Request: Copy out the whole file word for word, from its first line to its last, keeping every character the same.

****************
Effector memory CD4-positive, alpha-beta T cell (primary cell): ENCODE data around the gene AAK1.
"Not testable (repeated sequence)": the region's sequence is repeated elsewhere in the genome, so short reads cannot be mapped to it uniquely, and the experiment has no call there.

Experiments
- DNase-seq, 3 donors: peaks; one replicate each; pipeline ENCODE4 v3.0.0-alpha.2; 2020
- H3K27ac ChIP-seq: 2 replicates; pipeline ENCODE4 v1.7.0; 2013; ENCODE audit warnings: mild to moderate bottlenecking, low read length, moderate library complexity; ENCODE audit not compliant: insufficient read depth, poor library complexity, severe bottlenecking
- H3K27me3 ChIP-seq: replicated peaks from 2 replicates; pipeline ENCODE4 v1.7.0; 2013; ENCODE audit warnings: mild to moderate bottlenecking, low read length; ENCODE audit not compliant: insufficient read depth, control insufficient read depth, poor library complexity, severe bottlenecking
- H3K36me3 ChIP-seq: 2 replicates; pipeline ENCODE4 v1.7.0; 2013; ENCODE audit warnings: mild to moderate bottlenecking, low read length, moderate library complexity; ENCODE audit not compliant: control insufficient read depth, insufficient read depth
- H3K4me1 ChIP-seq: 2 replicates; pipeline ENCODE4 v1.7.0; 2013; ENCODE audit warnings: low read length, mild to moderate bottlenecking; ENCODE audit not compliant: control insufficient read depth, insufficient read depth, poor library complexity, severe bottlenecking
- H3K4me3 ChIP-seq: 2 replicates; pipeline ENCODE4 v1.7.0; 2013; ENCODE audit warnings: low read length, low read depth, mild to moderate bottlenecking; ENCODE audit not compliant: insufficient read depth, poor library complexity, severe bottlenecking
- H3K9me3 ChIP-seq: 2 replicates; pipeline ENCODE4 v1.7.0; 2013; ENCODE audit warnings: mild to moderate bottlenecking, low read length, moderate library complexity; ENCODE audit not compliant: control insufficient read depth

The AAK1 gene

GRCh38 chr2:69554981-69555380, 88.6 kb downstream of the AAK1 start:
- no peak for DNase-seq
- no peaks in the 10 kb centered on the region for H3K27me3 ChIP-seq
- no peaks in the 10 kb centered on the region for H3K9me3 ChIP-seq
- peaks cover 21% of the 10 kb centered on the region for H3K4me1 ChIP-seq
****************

Effector memory CD4-positive, alpha-beta T cell (primary cell): ENCODE data around the gene AAK1.
"Not testable (repeated sequence)": the region's sequence is repeated elsewhere in the genome, so short reads cannot be mapped to it uniquely, and the experiment has no call there.

Experiments
- DNase-seq, 3 donors: peaks; one replicate each; pipeline ENCODE4 v3.0.0-alpha.2; 2020
- H3K27ac ChIP-seq: 2 replicates; pipeline ENCODE4 v1.7.0; 2013; ENCODE audit warnings: mild to moderate bottlenecking, low read length, moderate library complexity; ENCODE audit not compliant: insufficient read depth, poor library complexity, severe bottlenecking
- H3K27me3 ChIP-seq: replicated peaks from 2 replicates; pipeline ENCODE4 v1.7.0; 2013; ENCODE audit warnings: mild to moderate bottlenecking, low read length; ENCODE audit not compliant: insufficient read depth, control insufficient read depth, poor library complexity, severe bottlenecking
- H3K36me3 ChIP-seq: 2 replicates; pipeline ENCODE4 v1.7.0; 2013; ENCODE audit warnings: mild to moderate bottlenecking, low read length, moderate library complexity; ENCODE audit not compliant: control insufficient read depth, insufficient read depth
- H3K4me1 ChIP-seq: 2 replicates; pipeline ENCODE4 v1.7.0; 2013; ENCODE audit warnings: low read length, mild to moderate bottlenecking; ENCODE audit not compliant: control insufficient read depth, insufficient read depth, poor library complexity, severe bottlenecking
- H3K4me3 ChIP-seq: 2 replicates; pipeline ENCODE4 v1.7.0; 2013; ENCODE audit warnings: low read length, low read depth, mild to moderate bottlenecking; ENCODE audit not compliant: insufficient read depth, poor library complexity, severe bottlenecking
- H3K9me3 ChIP-seq: 2 replicates; pipeline ENCODE4 v1.7.0; 2013; ENCODE audit warnings: mild to moderate bottlenecking, low read length, moderate library complexity; ENCODE audit not compliant: control insufficient read depth

The AAK1 gene

GRCh38 chr2:69554981-69555380, 88.6 kb downstream of the AAK1 start:
- no peak for DNase-seq
- no peaks in the 10 kb centered on the region for H3K27me3 ChIP-seq
- no peaks in the 10 kb centered on the region for H3K9me3 ChIP-seq
- peaks cover 21% of the 10 kb centered on the region for H3K4me1 ChIP-seq